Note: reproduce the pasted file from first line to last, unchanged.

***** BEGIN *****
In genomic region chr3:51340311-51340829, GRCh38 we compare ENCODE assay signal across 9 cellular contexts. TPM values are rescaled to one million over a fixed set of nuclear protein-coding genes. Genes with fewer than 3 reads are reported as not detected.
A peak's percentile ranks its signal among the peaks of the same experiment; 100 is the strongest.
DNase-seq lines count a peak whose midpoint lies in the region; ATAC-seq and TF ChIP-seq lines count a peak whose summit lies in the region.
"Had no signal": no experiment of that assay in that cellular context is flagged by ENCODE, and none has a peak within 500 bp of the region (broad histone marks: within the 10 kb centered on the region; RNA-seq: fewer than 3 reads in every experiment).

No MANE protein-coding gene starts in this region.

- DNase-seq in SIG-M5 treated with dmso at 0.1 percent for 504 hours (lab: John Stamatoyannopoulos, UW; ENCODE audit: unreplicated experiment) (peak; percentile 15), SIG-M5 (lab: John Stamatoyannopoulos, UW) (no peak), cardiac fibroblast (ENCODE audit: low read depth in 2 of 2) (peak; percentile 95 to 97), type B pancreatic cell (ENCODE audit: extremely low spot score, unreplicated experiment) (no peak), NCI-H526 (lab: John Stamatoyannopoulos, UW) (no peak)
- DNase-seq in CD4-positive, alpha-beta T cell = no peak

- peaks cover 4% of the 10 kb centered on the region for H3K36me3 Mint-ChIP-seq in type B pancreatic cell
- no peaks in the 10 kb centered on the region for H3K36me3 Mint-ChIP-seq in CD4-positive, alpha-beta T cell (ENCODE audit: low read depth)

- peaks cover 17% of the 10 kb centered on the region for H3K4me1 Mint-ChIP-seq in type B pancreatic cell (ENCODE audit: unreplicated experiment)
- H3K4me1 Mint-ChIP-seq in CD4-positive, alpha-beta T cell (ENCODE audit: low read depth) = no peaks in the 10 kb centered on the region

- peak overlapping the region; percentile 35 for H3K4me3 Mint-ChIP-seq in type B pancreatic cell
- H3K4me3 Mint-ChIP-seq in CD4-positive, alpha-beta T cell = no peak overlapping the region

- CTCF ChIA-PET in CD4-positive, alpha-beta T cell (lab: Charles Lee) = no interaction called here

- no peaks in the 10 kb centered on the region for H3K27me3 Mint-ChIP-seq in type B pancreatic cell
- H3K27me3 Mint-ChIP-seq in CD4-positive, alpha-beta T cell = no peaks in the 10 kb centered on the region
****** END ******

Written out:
In genomic region chr3:51340311-51340829, GRCh38 we compare ENCODE assay signal across 9 cellular contexts. TPM values are rescaled to one million over a fixed set of nuclear protein-coding genes. Genes with fewer than 3 reads are reported as not detected.
A peak's percentile ranks its signal among the peaks of the same experiment; 100 is the strongest.
DNase-seq lines count a peak whose midpoint lies in the region; ATAC-seq and TF ChIP-seq lines count a peak whose summit lies in the region.
"Had no signal": no experiment of that assay in that cellular context is flagged by ENCODE, and none has a peak within 500 bp of the region (broad histone marks: within the 10 kb centered on the region; RNA-seq: fewer than 3 reads in every experiment).

No MANE protein-coding gene starts in this region.

- DNase-seq in SIG-M5 treated with dmso at 0.1 percent for 504 hours (lab: John Stamatoyannopoulos, UW; ENCODE audit: unreplicated experiment) (peak; percentile 15), SIG-M5 (lab: John Stamatoyannopoulos, UW) (no peak), cardiac fibroblast (ENCODE audit: low read depth in 2 of 2) (peak; percentile 95 to 97), type B pancreatic cell (ENCODE audit: extremely low spot score, unreplicated experiment) (no peak), NCI-H526 (lab: John Stamatoyannopoulos, UW) (no peak)
- DNase-seq in CD4-positive, alpha-beta T cell = no peak

- peaks cover 4% of the 10 kb centered on the region for H3K36me3 Mint-ChIP-seq in type B pancreatic cell
- no peaks in the 10 kb centered on the region for H3K36me3 Mint-ChIP-seq in CD4-positive, alpha-beta T cell (ENCODE audit: low read depth)

- peaks cover 17% of the 10 kb centered on the region for H3K4me1 Mint-ChIP-seq in type B pancreatic cell (ENCODE audit: unreplicated experiment)
- H3K4me1 Mint-ChIP-seq in CD4-positive, alpha-beta T cell (ENCODE audit: low read depth) = no peaks in the 10 kb centered on the region

- peak overlapping the region; percentile 35 for H3K4me3 Mint-ChIP-seq in type B pancreatic cell
- H3K4me3 Mint-ChIP-seq in CD4-positive, alpha-beta T cell = no peak overlapping the region

- CTCF ChIA-PET in CD4-positive, alpha-beta T cell (lab: Charles Lee) = no interaction called here

- no peaks in the 10 kb centered on the region for H3K27me3 Mint-ChIP-seq in type B pancreatic cell
- H3K27me3 Mint-ChIP-seq in CD4-positive, alpha-beta T cell = no peaks in the 10 kb centered on the region